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#OWS for Vendetta: Viewing Occupy Wall Street through “V for Vendetta”

"Mister President we HOPE you're on our side..." Shepard Fairey's latest poster in support of Occupy Wall Street (#OWS). Courtesy of Time.com.

“The truth is: there’s something terribly wrong in this country, isn’t there?”

Early last month, my friend and colleague Andrew Golledge and I took a trip down to Philadelphia, PA to take part in the yearly academic conference hosted by the Mid Atlantic Popular and American Culture Association (MAPACA).  In addition to serving as a panel chair, I presented a paper on American film comedies released in the aftermath of the Great Recession, in which I discussed how certain comedies captured the zeitgeist of our current era, one defined by widespread frustrations with both our society’s class inequality and class immobility.  In essence, I spoke about how these comedies, though meant to be funny, really expressed how most of the middle and working classes, because of the economic climate and the growing income gap with the wealthiest citizens, have come to see the once closely held belief in the American Dream as something of a delusion.  The next day, with our presentations out of the way, Andrew and I explored the city, and made a specific point of visiting the settlement for “Occupy Philly,” the Philadelphia branch of the Occupy Wall Street (#OWS) movement established just outside the City Hall.  Having yet to see the original New York version, I wanted to witness the movement firsthand, and see the kind of people who were actively protesting the same issues that I myself had only written about.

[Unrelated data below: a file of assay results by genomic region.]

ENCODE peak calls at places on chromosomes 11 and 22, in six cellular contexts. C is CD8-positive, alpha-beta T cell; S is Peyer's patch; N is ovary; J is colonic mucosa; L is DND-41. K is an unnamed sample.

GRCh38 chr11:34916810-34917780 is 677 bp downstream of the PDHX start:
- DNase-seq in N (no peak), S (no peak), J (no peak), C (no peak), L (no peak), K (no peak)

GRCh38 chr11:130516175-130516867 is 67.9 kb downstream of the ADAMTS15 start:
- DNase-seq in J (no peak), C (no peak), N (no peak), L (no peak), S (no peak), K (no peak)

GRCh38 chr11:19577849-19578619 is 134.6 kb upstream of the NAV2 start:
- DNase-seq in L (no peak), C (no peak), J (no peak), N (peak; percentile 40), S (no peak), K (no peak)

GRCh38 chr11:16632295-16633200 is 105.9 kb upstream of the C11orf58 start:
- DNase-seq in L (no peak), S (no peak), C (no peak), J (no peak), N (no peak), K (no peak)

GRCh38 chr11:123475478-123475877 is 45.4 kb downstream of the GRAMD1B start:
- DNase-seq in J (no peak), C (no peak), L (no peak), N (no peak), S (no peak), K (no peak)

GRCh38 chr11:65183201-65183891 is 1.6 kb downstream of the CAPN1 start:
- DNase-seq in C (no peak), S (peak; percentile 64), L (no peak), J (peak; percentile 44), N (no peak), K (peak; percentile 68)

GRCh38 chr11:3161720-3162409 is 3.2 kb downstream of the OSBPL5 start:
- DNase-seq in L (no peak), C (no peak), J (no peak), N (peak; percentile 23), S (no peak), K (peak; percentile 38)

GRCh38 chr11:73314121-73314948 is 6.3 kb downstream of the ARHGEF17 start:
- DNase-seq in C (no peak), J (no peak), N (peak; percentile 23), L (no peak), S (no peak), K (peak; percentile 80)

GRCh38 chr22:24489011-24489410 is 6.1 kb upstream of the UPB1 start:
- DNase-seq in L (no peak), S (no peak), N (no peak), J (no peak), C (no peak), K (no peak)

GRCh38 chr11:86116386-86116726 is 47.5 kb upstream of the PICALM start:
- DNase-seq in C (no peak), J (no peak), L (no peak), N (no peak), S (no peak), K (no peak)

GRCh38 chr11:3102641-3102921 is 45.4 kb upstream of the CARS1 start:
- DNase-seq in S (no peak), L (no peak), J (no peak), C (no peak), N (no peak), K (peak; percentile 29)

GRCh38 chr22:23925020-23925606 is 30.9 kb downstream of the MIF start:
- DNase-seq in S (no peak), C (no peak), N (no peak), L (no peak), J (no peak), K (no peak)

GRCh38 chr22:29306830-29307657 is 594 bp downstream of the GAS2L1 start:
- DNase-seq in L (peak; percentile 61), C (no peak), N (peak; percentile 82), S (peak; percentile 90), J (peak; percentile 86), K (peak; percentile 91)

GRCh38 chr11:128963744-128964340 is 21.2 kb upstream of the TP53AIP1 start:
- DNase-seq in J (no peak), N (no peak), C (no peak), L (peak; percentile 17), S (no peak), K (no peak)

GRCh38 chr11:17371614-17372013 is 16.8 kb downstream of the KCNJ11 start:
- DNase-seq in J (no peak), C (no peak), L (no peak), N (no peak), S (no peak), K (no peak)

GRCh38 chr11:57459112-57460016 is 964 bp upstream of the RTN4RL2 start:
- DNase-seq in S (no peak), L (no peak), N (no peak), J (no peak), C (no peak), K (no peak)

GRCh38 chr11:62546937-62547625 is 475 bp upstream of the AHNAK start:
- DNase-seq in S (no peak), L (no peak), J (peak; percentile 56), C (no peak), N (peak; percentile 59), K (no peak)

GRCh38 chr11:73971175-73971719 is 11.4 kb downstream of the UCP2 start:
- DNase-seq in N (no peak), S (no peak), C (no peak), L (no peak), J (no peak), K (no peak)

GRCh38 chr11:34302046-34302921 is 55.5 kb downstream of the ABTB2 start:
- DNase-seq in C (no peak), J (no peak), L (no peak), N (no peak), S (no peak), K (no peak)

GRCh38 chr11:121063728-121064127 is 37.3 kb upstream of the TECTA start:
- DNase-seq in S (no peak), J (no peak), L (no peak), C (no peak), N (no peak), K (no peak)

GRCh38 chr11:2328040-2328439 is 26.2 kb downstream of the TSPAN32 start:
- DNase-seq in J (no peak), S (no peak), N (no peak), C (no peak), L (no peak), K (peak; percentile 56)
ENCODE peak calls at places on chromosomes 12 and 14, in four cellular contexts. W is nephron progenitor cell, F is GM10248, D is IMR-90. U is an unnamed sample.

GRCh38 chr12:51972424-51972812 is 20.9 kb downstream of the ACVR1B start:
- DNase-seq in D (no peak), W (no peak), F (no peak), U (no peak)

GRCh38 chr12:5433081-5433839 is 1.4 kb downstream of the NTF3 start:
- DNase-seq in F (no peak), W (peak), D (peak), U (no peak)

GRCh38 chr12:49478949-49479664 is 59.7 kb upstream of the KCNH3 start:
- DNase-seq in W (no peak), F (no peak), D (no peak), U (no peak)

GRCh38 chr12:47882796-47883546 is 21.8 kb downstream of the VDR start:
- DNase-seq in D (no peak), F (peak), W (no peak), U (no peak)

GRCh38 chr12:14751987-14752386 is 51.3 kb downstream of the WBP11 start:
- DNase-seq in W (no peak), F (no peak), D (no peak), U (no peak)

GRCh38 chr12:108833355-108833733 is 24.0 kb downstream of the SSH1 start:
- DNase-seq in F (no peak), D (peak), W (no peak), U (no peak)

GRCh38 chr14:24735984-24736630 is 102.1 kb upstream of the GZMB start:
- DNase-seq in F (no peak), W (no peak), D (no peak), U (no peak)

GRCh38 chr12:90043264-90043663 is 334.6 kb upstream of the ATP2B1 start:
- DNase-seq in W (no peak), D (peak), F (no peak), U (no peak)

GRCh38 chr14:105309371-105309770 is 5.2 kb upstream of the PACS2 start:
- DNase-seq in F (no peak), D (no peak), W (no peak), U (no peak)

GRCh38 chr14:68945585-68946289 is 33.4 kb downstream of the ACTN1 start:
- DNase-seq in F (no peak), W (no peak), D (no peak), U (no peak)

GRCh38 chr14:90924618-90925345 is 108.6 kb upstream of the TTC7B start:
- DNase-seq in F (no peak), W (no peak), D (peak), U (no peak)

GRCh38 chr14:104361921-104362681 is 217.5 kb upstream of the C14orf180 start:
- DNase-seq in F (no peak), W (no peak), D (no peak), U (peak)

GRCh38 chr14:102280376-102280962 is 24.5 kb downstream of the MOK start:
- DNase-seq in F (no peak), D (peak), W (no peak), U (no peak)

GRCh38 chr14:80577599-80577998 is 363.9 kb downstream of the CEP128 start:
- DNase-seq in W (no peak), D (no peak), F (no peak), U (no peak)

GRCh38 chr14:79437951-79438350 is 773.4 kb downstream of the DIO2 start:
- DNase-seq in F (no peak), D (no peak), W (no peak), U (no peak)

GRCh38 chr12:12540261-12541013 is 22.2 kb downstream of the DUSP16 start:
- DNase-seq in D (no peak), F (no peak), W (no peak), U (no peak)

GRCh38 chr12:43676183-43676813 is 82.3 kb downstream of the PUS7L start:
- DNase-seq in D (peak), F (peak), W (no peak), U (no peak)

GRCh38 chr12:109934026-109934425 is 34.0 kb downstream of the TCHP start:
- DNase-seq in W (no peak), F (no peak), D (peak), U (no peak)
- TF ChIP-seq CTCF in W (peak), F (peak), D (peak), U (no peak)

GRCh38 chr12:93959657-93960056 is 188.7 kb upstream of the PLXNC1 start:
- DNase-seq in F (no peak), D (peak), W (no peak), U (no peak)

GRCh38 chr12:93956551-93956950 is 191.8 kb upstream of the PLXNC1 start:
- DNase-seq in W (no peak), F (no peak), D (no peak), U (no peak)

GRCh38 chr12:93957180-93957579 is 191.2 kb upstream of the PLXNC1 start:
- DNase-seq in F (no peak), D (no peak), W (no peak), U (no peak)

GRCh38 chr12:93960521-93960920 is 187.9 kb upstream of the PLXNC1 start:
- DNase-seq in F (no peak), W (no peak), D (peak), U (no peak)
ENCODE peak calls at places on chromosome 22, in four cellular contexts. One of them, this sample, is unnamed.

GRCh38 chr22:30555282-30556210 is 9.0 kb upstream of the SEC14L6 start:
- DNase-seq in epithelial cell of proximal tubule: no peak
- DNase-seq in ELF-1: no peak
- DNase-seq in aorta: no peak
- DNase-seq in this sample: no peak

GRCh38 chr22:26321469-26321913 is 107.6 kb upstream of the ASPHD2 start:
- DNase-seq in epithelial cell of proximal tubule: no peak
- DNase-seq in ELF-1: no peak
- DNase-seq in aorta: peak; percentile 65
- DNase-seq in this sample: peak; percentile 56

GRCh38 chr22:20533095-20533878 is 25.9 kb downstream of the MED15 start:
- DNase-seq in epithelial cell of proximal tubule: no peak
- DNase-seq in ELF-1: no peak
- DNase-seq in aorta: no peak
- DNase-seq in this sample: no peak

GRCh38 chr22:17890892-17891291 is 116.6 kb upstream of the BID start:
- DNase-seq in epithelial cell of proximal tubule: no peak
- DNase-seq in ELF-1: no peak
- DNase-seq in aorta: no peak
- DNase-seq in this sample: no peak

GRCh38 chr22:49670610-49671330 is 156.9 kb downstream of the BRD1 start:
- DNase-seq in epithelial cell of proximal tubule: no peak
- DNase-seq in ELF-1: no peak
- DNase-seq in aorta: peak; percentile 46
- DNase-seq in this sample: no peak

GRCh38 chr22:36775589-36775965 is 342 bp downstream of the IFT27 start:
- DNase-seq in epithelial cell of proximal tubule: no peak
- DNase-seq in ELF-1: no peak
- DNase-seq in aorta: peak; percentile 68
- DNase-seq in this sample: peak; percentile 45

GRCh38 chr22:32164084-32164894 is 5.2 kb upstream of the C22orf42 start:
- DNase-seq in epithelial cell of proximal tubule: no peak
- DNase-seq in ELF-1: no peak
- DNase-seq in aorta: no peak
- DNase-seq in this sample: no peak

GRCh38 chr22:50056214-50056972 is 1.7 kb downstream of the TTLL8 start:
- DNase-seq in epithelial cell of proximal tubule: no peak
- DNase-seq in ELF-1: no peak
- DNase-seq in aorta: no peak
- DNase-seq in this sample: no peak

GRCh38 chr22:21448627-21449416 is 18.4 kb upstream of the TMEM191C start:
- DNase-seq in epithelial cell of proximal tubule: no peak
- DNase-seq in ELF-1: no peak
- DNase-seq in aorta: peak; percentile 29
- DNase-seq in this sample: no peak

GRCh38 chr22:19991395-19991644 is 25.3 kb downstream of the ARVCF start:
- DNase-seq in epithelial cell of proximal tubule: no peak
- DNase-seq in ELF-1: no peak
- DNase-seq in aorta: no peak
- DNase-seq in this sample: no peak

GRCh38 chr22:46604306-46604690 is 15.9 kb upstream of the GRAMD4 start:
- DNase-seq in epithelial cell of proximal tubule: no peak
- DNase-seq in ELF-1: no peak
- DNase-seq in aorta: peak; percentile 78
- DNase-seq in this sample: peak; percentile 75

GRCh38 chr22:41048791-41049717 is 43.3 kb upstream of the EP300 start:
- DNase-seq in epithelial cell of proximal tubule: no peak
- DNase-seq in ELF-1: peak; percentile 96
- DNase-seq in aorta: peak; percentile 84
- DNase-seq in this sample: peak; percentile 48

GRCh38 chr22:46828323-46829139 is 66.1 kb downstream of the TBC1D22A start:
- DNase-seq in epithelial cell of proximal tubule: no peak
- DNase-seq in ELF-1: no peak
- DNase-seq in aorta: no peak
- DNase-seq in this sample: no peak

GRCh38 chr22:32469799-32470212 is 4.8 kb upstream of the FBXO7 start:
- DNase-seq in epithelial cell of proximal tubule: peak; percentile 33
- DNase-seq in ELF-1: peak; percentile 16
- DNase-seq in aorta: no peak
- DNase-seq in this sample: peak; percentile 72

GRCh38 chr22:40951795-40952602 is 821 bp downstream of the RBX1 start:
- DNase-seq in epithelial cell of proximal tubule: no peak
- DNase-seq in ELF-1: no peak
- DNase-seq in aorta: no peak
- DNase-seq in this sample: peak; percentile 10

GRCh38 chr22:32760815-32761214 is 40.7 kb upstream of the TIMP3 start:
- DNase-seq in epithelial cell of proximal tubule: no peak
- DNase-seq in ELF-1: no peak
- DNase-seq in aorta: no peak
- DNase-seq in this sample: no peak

The most prominent banner on display at Philly's occupation site. Photo by Andrew Golledge.

While I was there helping Andrew take photographs and generally soaking in the ambience of the information booths, placards, live musicians, and ad hoc lending libraries, I happened to look skyward to the uppermost spire of Philadelphia’s City Hall, upon which stands the statue of Benjamin Franklin, the man whose stature in the Eighteenth century was such that his mere affiliation with both the Declaration of Independence and the American Revolution gave them instant international credibility.  At that time I wondered how Franklin, the man who so famously said, “we must, indeed, all hang together or, most assuredly, we shall all hang separately,” would think and feel about what these people were doing at the foot of this grand memorial.  Would he have approved of the new “Occupation” movement, and seen it as reflecting the spirit of the ‘76, or would he dismiss it as the actions of a group of misguided malcontents?  I don’t know the answer, but I couldn’t help but feel a certain visceral symbolism going on around me, as an icon of US history was forced to gaze down upon what the fading of the American Dream had wrought.

A live musical performance at Occupy Philly. Photo by Andrew Golledge.